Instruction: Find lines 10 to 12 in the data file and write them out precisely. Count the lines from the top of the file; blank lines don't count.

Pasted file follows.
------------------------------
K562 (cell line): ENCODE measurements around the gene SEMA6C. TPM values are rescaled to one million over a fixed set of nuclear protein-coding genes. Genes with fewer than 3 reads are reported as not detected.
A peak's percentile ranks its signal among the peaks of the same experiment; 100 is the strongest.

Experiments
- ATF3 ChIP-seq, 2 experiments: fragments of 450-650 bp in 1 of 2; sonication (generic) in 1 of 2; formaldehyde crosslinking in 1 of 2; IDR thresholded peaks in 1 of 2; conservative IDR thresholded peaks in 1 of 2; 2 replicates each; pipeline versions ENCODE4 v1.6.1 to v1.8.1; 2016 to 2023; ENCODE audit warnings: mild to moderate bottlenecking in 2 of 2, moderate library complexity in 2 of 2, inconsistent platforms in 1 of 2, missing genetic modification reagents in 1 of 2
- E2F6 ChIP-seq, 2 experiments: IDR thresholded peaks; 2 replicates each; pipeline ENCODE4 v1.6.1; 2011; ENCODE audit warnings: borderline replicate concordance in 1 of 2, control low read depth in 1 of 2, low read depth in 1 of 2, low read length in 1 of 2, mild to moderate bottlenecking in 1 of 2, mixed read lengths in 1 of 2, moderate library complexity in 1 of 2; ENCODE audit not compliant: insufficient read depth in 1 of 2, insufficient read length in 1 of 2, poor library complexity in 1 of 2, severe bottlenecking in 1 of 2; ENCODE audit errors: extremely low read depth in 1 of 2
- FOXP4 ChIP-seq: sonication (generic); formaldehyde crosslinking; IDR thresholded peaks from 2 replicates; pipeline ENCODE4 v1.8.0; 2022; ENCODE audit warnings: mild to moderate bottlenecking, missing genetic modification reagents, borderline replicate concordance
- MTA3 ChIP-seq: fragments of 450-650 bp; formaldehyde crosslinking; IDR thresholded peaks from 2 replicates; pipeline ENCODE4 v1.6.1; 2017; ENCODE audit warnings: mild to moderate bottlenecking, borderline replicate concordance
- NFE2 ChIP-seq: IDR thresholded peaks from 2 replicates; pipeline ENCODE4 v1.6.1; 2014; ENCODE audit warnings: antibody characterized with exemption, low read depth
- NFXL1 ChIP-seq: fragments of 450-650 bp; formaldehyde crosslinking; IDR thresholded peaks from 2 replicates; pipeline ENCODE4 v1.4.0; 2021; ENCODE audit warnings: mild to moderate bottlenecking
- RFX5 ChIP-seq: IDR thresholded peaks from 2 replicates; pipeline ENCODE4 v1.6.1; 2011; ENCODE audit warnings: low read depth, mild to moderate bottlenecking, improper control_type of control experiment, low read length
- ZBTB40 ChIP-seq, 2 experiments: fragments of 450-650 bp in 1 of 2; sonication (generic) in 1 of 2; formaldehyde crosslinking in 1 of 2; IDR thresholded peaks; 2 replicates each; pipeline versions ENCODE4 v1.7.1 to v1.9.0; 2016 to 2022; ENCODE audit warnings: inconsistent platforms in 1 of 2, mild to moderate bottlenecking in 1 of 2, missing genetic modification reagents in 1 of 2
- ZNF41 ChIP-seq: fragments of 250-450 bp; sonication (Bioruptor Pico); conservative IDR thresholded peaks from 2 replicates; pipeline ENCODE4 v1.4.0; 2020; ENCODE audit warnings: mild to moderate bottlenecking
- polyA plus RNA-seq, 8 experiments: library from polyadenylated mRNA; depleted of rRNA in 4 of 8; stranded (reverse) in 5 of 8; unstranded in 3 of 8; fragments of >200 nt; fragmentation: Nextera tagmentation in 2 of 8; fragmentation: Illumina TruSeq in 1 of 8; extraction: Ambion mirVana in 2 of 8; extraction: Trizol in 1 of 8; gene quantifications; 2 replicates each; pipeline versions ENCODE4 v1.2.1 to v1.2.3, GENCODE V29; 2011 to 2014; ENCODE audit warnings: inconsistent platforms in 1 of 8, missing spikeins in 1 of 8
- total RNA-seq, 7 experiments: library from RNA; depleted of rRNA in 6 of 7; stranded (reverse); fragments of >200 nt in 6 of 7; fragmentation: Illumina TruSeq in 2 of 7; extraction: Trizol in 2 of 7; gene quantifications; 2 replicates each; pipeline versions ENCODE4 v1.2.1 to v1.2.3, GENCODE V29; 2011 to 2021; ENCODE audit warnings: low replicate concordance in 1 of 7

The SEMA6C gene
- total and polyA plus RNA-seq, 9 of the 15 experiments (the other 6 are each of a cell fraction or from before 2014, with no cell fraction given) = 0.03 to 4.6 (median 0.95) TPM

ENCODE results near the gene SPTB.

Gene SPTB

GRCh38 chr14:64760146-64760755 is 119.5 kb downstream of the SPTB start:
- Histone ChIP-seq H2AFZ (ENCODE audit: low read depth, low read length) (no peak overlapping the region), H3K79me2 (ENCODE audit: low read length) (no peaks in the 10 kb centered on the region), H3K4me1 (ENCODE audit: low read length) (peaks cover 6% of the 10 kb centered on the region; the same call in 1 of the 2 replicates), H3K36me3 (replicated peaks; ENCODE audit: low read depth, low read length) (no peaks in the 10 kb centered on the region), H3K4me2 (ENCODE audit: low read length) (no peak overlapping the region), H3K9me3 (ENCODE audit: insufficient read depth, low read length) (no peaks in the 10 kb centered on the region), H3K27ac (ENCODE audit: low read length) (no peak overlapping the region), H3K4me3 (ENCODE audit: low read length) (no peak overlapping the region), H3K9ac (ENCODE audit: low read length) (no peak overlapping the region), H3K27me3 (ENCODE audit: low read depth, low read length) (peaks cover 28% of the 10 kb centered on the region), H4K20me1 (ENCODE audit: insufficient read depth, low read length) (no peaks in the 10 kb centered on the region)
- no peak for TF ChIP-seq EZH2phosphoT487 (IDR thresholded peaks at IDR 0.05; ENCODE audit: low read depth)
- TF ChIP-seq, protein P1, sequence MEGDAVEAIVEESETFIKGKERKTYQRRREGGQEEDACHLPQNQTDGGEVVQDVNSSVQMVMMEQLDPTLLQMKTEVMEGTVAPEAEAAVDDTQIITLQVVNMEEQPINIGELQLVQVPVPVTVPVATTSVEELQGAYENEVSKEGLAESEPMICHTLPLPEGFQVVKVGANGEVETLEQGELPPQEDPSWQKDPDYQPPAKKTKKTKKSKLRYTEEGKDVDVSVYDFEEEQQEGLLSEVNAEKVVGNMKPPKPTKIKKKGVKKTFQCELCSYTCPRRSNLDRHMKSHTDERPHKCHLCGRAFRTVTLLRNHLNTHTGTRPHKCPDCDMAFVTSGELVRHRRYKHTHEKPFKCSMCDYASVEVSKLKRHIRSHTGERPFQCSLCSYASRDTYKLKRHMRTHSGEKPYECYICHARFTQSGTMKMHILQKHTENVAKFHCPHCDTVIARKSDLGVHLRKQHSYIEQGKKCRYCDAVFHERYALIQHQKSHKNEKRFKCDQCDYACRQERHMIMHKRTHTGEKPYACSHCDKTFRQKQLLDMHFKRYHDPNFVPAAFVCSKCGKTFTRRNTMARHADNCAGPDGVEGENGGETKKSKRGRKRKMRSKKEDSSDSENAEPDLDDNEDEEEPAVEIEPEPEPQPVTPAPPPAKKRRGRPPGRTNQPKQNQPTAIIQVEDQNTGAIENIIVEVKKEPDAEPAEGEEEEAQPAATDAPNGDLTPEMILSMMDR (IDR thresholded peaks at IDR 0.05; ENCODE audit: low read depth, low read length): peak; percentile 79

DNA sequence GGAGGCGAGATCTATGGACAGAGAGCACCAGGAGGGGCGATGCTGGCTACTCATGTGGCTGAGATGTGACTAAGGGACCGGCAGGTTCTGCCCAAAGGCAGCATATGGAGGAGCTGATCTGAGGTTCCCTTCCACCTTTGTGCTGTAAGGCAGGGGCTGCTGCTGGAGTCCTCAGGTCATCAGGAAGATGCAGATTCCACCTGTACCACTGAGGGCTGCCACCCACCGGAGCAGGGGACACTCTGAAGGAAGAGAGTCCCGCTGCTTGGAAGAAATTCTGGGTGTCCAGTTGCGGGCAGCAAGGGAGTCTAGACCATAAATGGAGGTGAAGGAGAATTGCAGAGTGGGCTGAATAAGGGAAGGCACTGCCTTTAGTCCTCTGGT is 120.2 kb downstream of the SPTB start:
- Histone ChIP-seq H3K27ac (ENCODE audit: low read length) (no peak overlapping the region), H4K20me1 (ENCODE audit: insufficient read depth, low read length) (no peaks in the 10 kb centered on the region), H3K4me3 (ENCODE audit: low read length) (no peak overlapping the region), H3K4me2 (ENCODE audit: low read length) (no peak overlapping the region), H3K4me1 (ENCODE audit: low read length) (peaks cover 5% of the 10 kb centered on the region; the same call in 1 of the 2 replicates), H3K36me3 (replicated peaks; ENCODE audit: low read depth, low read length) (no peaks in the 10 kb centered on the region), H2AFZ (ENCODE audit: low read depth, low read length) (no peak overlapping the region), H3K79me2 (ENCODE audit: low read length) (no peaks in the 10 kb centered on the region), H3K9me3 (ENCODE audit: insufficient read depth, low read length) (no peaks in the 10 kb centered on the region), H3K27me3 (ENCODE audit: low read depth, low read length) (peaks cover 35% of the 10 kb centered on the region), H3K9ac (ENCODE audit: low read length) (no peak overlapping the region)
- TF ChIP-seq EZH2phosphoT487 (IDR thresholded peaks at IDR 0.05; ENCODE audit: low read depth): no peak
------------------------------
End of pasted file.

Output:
- RFX5 ChIP-seq: IDR thresholded peaks from 2 replicates; pipeline ENCODE4 v1.6.1; 2011; ENCODE audit warnings: low read depth, mild to moderate bottlenecking, improper control_type of control experiment, low read length
- ZBTB40 ChIP-seq, 2 experiments: fragments of 450-650 bp in 1 of 2; sonication (generic) in 1 of 2; formaldehyde crosslinking in 1 of 2; IDR thresholded peaks; 2 replicates each; pipeline versions ENCODE4 v1.7.1 to v1.9.0; 2016 to 2022; ENCODE audit warnings: inconsistent platforms in 1 of 2, mild to moderate bottlenecking in 1 of 2, missing genetic modification reagents in 1 of 2
- ZNF41 ChIP-seq: fragments of 250-450 bp; sonication (Bioruptor Pico); conservative IDR thresholded peaks from 2 replicates; pipeline ENCODE4 v1.4.0; 2020; ENCODE audit warnings: mild to moderate bottlenecking